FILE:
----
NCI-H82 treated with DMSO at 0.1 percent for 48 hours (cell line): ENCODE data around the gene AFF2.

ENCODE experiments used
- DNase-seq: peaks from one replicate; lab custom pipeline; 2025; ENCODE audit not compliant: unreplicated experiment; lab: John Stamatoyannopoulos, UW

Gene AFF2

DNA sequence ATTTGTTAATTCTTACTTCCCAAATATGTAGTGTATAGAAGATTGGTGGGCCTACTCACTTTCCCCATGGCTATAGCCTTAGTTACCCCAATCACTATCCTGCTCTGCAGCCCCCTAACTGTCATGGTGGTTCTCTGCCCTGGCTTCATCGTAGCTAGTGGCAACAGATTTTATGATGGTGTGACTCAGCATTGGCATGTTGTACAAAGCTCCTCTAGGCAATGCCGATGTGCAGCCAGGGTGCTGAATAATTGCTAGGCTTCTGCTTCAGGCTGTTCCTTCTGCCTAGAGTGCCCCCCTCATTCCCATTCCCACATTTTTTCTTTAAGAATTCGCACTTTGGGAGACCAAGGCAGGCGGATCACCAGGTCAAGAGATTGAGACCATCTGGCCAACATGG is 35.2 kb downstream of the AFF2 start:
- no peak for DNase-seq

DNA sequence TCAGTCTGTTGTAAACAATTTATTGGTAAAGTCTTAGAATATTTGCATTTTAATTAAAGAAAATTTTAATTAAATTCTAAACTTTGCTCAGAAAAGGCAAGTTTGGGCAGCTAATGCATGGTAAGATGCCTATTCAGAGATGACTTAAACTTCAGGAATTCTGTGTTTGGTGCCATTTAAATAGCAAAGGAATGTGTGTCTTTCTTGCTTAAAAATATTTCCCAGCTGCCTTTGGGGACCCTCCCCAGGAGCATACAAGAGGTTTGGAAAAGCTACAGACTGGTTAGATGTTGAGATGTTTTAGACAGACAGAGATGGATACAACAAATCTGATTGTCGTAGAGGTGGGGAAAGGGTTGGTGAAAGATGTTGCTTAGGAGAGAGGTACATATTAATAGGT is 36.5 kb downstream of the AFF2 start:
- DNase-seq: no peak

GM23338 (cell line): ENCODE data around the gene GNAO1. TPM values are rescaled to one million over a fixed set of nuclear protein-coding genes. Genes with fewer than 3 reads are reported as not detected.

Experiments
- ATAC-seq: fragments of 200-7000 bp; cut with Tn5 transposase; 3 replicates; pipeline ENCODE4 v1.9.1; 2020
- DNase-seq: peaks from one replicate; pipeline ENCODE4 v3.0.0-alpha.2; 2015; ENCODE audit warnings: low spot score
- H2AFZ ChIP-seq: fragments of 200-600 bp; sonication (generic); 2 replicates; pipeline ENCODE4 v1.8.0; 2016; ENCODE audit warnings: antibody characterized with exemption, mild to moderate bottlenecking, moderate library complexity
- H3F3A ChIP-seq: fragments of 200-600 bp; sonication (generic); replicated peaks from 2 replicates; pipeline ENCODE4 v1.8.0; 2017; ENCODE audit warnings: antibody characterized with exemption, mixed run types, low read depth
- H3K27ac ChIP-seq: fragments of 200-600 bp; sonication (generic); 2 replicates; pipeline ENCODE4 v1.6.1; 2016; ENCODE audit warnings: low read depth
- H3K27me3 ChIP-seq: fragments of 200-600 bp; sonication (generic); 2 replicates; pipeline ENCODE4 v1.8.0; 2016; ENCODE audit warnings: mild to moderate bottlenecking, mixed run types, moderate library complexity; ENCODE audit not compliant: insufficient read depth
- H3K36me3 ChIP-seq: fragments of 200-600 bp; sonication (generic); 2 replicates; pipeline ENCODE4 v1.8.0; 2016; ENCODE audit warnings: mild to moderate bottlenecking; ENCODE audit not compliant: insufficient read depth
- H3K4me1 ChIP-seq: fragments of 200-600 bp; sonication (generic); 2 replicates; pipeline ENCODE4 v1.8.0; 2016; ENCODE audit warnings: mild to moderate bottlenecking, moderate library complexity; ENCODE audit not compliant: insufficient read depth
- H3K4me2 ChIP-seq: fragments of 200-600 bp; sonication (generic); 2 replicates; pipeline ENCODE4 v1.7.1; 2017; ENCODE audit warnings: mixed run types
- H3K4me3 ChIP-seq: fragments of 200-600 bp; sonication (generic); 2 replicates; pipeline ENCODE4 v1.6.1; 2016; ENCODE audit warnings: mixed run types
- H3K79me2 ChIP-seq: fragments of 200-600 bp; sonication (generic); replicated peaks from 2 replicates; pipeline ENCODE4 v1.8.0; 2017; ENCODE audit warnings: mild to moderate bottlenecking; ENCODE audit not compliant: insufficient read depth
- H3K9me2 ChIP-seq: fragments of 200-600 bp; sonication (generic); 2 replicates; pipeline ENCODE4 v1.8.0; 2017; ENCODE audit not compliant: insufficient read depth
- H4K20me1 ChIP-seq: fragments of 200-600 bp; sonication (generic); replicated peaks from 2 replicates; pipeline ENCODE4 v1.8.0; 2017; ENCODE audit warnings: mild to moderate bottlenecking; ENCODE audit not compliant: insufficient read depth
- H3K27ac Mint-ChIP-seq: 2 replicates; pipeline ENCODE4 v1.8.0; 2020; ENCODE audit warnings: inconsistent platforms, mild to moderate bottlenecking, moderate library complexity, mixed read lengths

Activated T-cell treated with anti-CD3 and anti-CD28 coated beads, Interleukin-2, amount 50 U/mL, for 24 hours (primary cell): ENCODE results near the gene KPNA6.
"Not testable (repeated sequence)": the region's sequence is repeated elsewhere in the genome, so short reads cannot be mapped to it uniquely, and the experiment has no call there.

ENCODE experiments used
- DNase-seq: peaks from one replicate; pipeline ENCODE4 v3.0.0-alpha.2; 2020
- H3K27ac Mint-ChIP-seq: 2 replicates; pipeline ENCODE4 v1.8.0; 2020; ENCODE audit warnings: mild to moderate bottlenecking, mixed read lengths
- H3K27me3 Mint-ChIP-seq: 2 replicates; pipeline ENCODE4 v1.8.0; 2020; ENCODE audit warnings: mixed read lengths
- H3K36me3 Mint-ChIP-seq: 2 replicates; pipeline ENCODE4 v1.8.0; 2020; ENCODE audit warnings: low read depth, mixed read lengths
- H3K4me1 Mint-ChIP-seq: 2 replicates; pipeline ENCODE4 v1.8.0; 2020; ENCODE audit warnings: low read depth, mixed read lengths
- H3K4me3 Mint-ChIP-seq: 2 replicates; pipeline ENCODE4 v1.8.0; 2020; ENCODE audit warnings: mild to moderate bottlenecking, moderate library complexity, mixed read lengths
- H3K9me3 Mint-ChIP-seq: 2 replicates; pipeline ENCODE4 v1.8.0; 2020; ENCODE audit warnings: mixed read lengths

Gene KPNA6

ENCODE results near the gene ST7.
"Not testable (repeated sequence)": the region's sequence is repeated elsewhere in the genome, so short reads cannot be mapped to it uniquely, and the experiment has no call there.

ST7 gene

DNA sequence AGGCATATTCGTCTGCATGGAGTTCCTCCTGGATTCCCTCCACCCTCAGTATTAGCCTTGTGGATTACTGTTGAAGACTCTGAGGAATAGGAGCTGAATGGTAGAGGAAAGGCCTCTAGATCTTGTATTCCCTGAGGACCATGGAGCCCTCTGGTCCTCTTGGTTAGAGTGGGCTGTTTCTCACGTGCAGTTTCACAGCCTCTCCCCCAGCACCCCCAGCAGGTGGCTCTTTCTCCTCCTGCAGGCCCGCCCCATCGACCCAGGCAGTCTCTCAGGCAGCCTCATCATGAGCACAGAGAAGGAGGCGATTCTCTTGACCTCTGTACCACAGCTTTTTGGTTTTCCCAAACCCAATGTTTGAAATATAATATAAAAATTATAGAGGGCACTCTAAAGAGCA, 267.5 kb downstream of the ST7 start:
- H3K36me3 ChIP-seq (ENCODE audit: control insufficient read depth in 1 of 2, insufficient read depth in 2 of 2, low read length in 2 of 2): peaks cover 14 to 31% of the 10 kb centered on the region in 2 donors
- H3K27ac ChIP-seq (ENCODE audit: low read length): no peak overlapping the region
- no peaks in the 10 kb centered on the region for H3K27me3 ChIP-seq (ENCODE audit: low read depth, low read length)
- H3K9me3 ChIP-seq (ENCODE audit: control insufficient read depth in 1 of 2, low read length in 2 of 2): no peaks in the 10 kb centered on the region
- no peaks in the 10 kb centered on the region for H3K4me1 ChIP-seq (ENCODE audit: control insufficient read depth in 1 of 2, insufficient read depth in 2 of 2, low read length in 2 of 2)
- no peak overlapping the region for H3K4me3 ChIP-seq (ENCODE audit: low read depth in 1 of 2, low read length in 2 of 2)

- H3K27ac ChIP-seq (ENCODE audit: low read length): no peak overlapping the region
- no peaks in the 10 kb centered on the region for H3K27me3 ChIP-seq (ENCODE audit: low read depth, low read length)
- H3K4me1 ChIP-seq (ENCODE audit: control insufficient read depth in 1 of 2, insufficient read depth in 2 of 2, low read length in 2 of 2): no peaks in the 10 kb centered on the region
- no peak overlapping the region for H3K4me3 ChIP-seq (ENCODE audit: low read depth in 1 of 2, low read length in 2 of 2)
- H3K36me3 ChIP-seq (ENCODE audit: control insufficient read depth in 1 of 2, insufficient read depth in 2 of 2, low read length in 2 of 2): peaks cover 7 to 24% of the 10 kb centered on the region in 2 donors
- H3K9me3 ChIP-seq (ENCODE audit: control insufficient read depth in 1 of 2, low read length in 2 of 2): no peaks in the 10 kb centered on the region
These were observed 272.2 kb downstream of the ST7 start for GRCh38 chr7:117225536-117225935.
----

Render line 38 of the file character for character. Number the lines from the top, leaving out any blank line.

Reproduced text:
ST7 gene